Most of the WWTPs covered in this study use the typical polymeric membrane diffusers in the aeration basins. A polymeric membrane is structured as bundles of hollow fibers, which can be easily subjected to mechanical damage under the operating conditions. The polymer can be attacked by the chemicals dissolved in the wastewater. The ceramic diffusers, on the other hand, provides superior mechanical strength, since it is structured as a single piece per diffuser. It also has better chemical resistance. Although the ceramic diffusers have higher capital costs, it will be more operationally stable with less additional maintenance costs.

Results

Table 1 shows the collected data for the 13 studied WWTPs, for which energy audits were performed during the period from 2017 to 2020. The annual plant electricity consumption (APEC) in megawatt-hour (MWh) and the annual plant electricity bill are calculated through the analysis applied to the monthly bills. In contrast, the annual aeration electricity consumption (AAEC) in MWh and the number of aeration tanks are collected on the day of the assessment. The table shows that the range of APEC is vast, starting from a minimum annual consumption of 794 MWh in Plant 3 to more than 34,000 MWh in Plant 5. The annual electricity bills have a wide range accordingly, with a minimum of almost $58,000 in Plant 3 to more than $2,000,000 in Plant 5. It can also be noted that the AAEC is ranging from 40% to 53% of the APEC.

Table 1

Assessment-collected data

Plant no.APEC (MWh)AAEC (MWh)Annual electricity bill ($)No. of aeration tanks
19,078.43,631.4789,1136
24,708.22,118.7518,9142
3794.0420,841.057,8322
41,646.4806,760.0140,2222
534,438.514,464.22,308,3334
66,691.02,877.2424,6622
76,271.22,696.6541,7436
83,967.41,864.7268,6004
910,078.04,635.9868,5644
101,854.5964,316.0314,9404
114,337.21,908.4344,5234
122,508.81,154.0218,0682
136,142.22,518.3492,4522
Plant no.APEC (MWh)AAEC (MWh)Annual electricity bill ($)No. of aeration tanks
19,078.43,631.4789,1136
24,708.22,118.7518,9142
3794.0420,841.057,8322
41,646.4806,760.0140,2222
534,438.514,464.22,308,3334
66,691.02,877.2424,6622
76,271.22,696.6541,7436
83,967.41,864.7268,6004
910,078.04,635.9868,5644
101,854.5964,316.0314,9404
114,337.21,908.4344,5234
122,508.81,154.0218,0682
136,142.22,518.3492,4522

Figure 7 highlights the expected impact of the current project on the 13 plants studied. On average, the AAEC after turbines installation is less than the original AAEC by 11%. The aeration annual energy-savings range from 3.6% in Plant 5 to 29.7% in Plant 3. Besides, the annual cost-savings (ACS) is calculated according to Eq. (2). ACS is almost $7,400 in Plant 3, while it reaches its maximum value of $34,300 in Plant 1.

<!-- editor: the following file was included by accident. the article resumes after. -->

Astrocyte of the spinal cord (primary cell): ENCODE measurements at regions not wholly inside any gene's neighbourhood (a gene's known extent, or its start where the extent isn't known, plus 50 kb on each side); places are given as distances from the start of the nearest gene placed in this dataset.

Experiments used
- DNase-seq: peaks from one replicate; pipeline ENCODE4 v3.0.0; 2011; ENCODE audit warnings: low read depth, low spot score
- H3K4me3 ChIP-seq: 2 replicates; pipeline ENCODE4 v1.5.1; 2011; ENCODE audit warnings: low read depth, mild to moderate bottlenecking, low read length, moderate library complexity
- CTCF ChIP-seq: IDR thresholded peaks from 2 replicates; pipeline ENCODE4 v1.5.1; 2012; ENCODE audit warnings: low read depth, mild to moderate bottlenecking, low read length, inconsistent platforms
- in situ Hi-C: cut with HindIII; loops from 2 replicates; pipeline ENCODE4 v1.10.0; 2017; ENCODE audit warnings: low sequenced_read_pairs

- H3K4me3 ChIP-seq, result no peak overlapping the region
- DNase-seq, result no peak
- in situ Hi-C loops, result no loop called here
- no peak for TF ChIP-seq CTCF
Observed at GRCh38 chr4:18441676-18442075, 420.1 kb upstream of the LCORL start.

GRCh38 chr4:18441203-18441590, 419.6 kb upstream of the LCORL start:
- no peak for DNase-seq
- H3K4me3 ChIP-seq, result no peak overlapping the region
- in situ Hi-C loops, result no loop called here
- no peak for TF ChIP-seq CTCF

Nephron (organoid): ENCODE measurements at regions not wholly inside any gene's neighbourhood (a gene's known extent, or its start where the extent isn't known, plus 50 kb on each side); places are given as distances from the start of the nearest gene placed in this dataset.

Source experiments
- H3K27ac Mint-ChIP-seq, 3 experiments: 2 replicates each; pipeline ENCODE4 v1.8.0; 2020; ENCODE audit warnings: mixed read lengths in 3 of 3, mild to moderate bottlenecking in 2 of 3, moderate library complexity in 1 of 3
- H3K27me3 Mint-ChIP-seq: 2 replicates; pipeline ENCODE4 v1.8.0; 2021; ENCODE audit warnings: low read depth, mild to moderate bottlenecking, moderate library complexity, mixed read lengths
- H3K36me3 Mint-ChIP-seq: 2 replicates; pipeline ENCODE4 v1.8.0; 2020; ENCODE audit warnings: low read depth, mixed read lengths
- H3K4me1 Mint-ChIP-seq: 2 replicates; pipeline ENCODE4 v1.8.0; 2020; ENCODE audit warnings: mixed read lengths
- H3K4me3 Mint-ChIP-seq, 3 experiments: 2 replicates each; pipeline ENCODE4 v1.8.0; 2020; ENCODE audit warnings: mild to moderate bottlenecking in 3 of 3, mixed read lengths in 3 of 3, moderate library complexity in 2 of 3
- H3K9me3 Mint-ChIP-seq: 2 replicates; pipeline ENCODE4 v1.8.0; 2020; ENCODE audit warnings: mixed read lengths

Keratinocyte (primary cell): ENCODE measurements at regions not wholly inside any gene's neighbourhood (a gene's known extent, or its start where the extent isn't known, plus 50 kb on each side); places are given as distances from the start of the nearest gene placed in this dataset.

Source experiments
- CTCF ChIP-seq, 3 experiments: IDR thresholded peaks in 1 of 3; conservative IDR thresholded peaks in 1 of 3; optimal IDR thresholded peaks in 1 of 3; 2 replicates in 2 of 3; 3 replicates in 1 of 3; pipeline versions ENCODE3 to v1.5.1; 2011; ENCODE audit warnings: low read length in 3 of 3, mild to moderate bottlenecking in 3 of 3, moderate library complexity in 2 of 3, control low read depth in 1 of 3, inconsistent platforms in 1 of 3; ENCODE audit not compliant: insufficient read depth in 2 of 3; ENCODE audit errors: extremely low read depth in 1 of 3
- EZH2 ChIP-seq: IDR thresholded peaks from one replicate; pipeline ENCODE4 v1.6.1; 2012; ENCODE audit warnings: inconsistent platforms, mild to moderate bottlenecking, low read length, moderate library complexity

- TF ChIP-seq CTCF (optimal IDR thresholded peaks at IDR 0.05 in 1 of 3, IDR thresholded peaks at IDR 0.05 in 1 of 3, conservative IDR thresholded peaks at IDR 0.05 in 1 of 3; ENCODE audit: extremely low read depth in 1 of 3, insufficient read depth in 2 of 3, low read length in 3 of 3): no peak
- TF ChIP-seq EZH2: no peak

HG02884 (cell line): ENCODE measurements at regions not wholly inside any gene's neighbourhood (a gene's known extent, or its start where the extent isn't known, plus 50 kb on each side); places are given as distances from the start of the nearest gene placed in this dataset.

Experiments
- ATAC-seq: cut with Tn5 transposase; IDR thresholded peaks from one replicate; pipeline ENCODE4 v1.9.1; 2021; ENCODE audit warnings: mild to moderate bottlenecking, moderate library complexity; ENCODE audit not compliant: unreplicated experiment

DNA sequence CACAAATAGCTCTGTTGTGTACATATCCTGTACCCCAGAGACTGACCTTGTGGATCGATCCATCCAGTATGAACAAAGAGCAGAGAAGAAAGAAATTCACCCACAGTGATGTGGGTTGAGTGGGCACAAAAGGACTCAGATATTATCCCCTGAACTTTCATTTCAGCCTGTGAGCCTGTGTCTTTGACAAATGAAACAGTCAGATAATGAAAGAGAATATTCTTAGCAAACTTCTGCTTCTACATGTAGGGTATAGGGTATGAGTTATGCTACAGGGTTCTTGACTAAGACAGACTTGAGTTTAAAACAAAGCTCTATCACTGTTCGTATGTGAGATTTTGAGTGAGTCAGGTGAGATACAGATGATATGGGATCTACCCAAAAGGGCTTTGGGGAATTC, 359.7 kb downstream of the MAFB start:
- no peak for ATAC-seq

Fig. 7
Expected economic impact of the proposed project
Fig. 7
Expected economic impact of the proposed project

Figure 8 demonstrates the annual energy-savings (AES) in MWh and the associated CO2 reduction in metric tons for the 13 plants. The AES is calculated according to Eq. (1), whereas the CO2 reduced emissions are calculated according to Eq. (5). CO2 reduced emissions go in consonance with the AES, where both are minimum for Plant 3 (88 metric tons and 124.8 MWh), while they are maximum for Plant 5 (372 metric tons and 525.6 MWh).

Fig. 8
Expected environmental impact of the current project
Fig. 8
Expected environmental impact of the current project

Table 2 highlights the number of turbine-mixer sets proposed to be installed in each plant, and the associated economic impact expected from the current project. The number of proposed turbines is calculated based on the number of aeration tanks in each plant and the dimensions of each tank. AES % and ACS % are simply calculated according to Eqs. (3) and (4). The AES as a percentage of the APEC ranges from 1.5% in Plant 5 up to 15.7% in Plant 3. Moreover, the ACS as a percentage of the total utility bill follows the same pattern accordingly, where it ranges from 1.3% in Plant 5 to 12.8% in Plant 3.

Table 2

Saving percentages due to project implementation

Plant no.No. of turbinesAES %ACS %
16604.84.3
24105.74.5
319015.712.8
429011.610.2
58001.51.3
65205.14.7
74805.03.9
83606.05.8
97004.63.9
1029010.33.9
114006.14.6
123208.46.9
134204.53.6
Plant no.No. of turbinesAES %ACS %
16604.84.3
24105.74.5
319015.712.8
429011.610.2
58001.51.3
65205.14.7
74805.03.9
83606.05.8
97004.63.9
1029010.33.9
114006.14.6
123208.46.9
134204.53.6
The following set of equations were used to obtain the results shown in Tables 1 and 2:
AES=P×N×H
(1)
ACS=AES×RE+AESH×M×RD
(2)
AES%=AESAPEC
(3)
ACS%=ACSAEB
(4)
CO2reducedemmissions=AES×EF
(5)
where P is the proposed microturbine-mixer set power generation (0.075 kW), N is the number of proposed microturbines to be installed in each plant, His the plant annual operating hours (8760), RE is the average electricity rate ($/kWh), RD is the demand rate ($/kW), Mis the months/year (12 months), AEB is the annual electricity bill ($), and EF is the emission factor (7.07 × 10−4 metric tons/kWh) [11].

Figure 9 shows the breakdown of the anticipated project implementation cost for Plant 2. It shows how the annual cost-savings accumulate yearly to recoup the initial investment in 11 years. Therefore, by the advent of 2031, 95% of the initial investment should be returned. The average anticipated implementation cost for the 13 plants is 15 years, which is long. However, if an incentive of only $150 per single turbine is offered by utility providers, the average payback period for the 13 plants decreases to 11 years. More incentives and tax exemptions would reduce the payback period significantly, hence encouraging more plants to implement the proposed idea.

Fig. 9